This 243-pages book is written by 18 different people. Some of the contributors are Richard Bauckham, I.Howard Marshall, Trevor Hart, Stephen Holmes, John Goldingay, Robin Parry, and great others.
The book is about future ‘hope’. In theological jargon, it is ‘eschatology’. This hope-full book is divided into 4 sections: Hopeful Word, Hopeful Church, Hopeful Culture, and Hopeful World (really ‘hope-full’, right?).
Each of these essays presents the Christian perspective of the future; how it will be and our role in anticipating that future. It’s a collaboration among biblical scholars, theologians, missionaries, and other Christian leaders to clarify the often misunderstood Christian view on the future to the general public . Written on popular-level for wide readership.
Among the many insights presented in the book, here are some quotes I’m dying to share:
‘The Left Behind series – astonishingly popular; astonishingly badly written; astonishingly wrong...’
(Stephen Holmes, p.1)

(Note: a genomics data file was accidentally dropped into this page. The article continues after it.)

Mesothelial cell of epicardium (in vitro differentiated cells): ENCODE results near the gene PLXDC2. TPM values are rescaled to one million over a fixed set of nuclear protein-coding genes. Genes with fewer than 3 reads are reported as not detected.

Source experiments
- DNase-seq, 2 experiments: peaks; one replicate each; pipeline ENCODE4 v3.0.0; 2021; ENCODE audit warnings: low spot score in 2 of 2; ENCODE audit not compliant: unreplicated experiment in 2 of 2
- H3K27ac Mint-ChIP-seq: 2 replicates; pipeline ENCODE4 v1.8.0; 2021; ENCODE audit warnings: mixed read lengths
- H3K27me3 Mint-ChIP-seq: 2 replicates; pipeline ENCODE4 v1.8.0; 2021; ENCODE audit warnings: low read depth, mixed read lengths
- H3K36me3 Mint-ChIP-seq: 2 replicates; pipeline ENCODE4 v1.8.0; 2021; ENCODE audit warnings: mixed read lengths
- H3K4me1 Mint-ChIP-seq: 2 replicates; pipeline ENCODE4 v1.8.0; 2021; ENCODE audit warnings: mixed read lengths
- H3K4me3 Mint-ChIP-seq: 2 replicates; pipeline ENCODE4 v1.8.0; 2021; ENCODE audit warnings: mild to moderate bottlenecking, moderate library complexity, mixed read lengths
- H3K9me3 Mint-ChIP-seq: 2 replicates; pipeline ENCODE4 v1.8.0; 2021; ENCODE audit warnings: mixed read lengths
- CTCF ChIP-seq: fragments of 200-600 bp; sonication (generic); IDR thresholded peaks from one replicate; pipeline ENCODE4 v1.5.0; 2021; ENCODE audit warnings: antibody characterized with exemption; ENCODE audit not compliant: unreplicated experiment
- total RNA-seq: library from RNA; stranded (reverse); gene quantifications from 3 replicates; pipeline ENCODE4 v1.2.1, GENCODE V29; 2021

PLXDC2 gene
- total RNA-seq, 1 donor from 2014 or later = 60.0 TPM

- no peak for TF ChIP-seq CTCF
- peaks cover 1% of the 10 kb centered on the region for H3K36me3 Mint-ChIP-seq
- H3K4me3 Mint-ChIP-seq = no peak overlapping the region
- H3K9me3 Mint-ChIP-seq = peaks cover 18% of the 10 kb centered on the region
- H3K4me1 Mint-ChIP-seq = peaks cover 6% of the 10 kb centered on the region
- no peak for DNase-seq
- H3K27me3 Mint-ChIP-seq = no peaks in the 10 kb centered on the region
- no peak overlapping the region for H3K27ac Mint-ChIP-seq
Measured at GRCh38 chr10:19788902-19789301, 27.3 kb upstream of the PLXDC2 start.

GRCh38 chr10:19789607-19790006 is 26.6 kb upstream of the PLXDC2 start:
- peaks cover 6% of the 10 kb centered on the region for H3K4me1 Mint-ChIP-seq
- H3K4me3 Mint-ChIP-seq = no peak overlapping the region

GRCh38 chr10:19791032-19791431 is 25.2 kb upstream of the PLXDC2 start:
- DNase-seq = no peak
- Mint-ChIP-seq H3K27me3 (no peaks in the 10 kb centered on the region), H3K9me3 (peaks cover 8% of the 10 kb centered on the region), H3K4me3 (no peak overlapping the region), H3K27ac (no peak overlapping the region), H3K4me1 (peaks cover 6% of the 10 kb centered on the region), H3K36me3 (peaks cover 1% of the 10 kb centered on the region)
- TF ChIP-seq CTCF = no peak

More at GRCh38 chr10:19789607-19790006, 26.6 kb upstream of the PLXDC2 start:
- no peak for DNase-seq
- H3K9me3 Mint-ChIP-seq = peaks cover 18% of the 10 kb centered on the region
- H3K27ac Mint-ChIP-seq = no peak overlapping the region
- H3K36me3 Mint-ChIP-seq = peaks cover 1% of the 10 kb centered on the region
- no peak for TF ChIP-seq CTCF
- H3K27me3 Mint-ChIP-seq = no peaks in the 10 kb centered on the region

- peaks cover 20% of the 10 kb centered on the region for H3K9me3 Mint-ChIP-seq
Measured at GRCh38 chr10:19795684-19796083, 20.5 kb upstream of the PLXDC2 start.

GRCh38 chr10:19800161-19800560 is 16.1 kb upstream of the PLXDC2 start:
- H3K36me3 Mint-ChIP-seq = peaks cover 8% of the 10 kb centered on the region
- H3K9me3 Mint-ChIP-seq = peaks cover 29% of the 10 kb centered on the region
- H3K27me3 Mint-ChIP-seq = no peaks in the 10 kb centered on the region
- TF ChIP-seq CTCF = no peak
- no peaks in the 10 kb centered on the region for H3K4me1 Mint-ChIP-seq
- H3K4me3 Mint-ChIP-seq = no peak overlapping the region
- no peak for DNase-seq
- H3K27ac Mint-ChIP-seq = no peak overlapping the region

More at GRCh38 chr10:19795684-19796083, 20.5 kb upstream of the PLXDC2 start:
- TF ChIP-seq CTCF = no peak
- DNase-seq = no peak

‘I tell students that whenever they use the word eschatology they should wash their mouth out with soap, because it sounds like a technical term with defined meaning, but actually means different things to different people.’
(John Goldingay, p.24)
‘...my father had a book which showed clearly that the second coming of Christ would take place in the then future year of 1934 (actually the year of my own arrival on the scene..!)..’
(I. Howard Marshall, p.37)
‘All Christian reflection on hell needs to view it from Golgotha where God himself endured our God-forsakenness so that we might receive his life.’
(Robin Parry, p.111)
‘The aim of this chapter was to write about heaven. Having written about the need to feed the poor, meeting strangers on buses and the blessings of good food, some might think I have neglected the task.’
(Justin Thacker, p.123)
‘God says in effect; “Behold, I am about to make all things new! Let me show you something of what it’s going to look like when it’s finished... Now, you go out there and start living now as though the job was already done.”’
(Trevor Hart, p. 137)